Serum pH is typically acidemic, but the pH may be normal or even alkalemic early in the course of the illness. In one study, 15 percent of patients were alkalemic, 30
percent had normal pH, and 55 percent had acidemia.1 The degree of acidosis is typically less than that seen in patients with diabetic ketoacidosis. If the acidosis is mild and the patient also has a primary respiratory alkalosis (i.e., due to fever, sepsis, or alcohol withdrawal), then the pH may be normal or even alkalemic. Similarly, contraction metabolic alkalosis may mask the presence of a concurrent wide anion-gap acidosis and result in a "normal" or even elevated [HCO3 -], rendering the pH normal or alkalemic. Since volume loss, whether due to poor volume intake or vomiting, is virtually always present in AKA, some degree of metabolic alkalosis is sure to exist.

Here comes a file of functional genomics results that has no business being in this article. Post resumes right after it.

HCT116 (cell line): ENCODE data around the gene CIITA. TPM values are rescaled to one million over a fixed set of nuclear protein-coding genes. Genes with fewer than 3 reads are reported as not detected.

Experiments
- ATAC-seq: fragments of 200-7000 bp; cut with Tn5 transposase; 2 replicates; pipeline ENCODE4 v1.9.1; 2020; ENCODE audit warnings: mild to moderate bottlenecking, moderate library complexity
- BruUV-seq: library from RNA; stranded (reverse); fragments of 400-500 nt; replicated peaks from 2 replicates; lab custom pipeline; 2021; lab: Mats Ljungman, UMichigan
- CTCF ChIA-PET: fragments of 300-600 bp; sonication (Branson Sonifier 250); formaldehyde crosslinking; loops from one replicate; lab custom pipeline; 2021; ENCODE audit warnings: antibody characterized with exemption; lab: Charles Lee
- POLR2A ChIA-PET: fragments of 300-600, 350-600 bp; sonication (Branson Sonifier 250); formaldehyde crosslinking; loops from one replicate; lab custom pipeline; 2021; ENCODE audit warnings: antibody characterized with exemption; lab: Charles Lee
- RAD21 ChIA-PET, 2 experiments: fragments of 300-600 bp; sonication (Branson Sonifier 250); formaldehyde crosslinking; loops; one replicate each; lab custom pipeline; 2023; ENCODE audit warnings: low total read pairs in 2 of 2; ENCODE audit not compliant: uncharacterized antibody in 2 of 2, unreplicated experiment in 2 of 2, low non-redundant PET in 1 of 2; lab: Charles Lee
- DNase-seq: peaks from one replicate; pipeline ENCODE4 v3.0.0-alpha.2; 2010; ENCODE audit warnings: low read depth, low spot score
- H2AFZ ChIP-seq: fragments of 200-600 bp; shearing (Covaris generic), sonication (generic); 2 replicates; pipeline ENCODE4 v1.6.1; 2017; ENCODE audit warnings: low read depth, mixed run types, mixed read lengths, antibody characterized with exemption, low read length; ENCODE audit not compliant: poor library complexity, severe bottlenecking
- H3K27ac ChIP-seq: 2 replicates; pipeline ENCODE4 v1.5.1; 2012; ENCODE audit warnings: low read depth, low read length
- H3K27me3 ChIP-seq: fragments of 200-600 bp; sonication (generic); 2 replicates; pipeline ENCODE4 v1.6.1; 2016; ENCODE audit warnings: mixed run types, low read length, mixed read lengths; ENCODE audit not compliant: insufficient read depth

Without routine evaluation of the anion gap in every patient at risk for AKA, the diagnosis can be easily missed. An anion gap greater than the patient's baseline (or greater than 15 in any case) signifies the presence of a wide anion-gap acidosis regardless of the actual [HCO3 -] concentration or the pH, even if the patient is alkalemic. For example, a common serum chemistry result in a patient with AKA may be along the following lines: [Na+], 145, [Cl], 95, [K+], 4.1, and [HCO3-], 25. In this example, the anion gap (25, excluding K+) is elevated by at least 10, yet the [HCO3-] and electrolyte levels are normal. The only explanation is that a mixed acid-base abnormality of approximately equal but opposing magnitudes exists. Arterial blood-gas determination is not needed to arrive at the correct diagnosis for this relatively complicated acid-base disturbance. (For a more detailed discussion, the reader is referred to Chap.2.1, "Acid-Base Disorders.")
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